The caregiving journey is filled with both challenges and triumphs. Resolve to celebrate the small victories, whether it’s a good day for your loved one, successfully navigating a complex medical situation, or simply finding joy in the little moments. Acknowledging and celebrating these wins can contribute to a positive mindset and boost your resilience.

As family caregivers embark on a new year, these resolutions provide a roadmap for fostering personal growth, improving the caregiving experience, and enhancing the overall well-being of both caregivers and their loved ones. By setting these types of goals, family caregivers can navigate the challenges with newfound strength and determination. Here’s to a year of resilience, growth, and compassion in the world of caregiving.


Written by fsacares

Family Service Agency (FSA) has long been regarded as one of Santa Barbara County’s most reliable and effective nonprofit human service organizations. Established in 1899, FSA improves the health and well-being of our community’s most vulnerable children, families and seniors by ensuring access to food, shelter and other basic needs, as well as providing case management, advocacy, and mental health programs. Learn more at fsacares.org

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  1. I am the sole caregiver for my husband, 95 years old and 24 years my senior. Thank you for your article and great public service. My husband is service resistant, so life for me is further challenged. I am doing it alone. The thing I would most appreciate, a few hours by myself, in my home, once a week. I had that one time when I was able to take him to Friendship Center, Montecito, giving me four hours of respite. (An exceptional community resource, BTW) Just those few hours alone with my dog, at home, and not doing much of anything, gave me an inner strength that lasted for a week. I was much more patient and compassionate toward my husband.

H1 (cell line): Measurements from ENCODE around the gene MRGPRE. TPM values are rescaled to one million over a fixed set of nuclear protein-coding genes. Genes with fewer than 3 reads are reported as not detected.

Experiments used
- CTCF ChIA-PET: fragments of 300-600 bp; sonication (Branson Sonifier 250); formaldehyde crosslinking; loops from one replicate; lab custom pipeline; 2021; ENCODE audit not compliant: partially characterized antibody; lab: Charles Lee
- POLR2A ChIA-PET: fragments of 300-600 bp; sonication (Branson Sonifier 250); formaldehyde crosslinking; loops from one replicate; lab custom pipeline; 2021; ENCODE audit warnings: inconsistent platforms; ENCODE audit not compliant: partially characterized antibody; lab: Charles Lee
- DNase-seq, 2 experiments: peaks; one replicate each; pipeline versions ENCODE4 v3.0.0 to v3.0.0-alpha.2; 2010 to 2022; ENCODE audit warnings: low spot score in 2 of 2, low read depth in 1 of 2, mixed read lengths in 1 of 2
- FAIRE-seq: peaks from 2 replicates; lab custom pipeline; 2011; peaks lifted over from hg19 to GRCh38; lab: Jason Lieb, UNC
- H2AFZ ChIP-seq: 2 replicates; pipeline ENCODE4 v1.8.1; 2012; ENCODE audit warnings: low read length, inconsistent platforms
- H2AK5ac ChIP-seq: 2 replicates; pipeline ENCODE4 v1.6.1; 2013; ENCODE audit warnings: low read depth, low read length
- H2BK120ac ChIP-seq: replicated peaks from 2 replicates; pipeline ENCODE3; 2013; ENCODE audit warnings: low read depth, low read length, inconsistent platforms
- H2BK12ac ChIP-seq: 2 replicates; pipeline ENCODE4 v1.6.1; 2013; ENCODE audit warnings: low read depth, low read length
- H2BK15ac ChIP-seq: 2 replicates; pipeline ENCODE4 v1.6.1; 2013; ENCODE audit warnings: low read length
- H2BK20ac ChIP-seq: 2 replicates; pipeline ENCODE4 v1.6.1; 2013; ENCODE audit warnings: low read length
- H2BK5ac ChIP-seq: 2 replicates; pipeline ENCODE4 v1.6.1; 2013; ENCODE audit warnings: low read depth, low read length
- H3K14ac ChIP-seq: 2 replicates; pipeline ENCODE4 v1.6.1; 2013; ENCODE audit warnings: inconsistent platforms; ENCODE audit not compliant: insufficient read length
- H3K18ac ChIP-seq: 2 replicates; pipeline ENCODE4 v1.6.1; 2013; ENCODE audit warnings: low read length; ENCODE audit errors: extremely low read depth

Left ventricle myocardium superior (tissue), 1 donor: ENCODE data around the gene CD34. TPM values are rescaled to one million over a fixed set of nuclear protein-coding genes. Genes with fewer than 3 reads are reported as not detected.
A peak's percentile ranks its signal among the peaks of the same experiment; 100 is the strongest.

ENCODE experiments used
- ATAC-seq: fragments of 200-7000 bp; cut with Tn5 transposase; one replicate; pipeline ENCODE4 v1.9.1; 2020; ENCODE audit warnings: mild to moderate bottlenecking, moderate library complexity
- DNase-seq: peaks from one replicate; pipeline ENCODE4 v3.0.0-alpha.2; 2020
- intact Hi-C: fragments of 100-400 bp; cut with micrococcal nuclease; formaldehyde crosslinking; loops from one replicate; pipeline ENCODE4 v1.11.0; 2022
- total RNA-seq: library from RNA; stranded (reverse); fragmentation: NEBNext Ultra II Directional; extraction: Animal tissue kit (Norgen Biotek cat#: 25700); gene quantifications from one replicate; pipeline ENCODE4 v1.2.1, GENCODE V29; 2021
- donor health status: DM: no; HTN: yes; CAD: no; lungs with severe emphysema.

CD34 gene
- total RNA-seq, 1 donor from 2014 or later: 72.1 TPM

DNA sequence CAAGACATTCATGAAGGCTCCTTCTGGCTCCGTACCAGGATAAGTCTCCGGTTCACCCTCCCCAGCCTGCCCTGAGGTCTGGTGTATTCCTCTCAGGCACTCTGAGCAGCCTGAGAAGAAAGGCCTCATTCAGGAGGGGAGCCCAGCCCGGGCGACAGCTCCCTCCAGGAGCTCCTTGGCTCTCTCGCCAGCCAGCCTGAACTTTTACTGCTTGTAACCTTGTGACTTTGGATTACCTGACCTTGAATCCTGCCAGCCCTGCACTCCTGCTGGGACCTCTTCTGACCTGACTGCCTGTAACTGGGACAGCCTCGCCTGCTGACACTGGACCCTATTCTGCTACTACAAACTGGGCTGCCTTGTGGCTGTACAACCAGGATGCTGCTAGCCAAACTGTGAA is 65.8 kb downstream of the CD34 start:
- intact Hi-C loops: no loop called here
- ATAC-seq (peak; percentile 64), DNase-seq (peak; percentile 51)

I understand that there are resources for caregivers: folks who will come by and assist with bathing, or the Physical Therapist who now comes twice weekly. While a help, it’s still not providing the peace I so long for in my home. I don’t need people in the house, just quiet and not on call.

    Right now, I am speaking directly to the close family members of elderly like my husband: their children and grandchildren. The above article is for you, too. To take a few hours from your busy lives and commit to your parent at this twilight time in their life when their world is so diminished. That includes parents with whom you may have a grievance. Maybe this is the time in life for forgiveness. You don’t have to do much. On your way to Costco, take your parent with you. Or take them for a walk along the breakwater, a safe place for those who use walkers. The very old don’t get out much, and they will enjoy the drive and just being around people. Consider that walking through grocery store aisles may be a chore for you, but for the homebound now dependent on everything, that’s a gift! How do you feel about being confined to your bed with a 24-hour flu? Aren’t you thrilled to get up and about again? Imagine, then, those who are confined in a room or a home for months.

    And during that hour or two, you will have been giving a priceless gift to the 24/7 caregiver at home — quiet and peace. Happy New Year.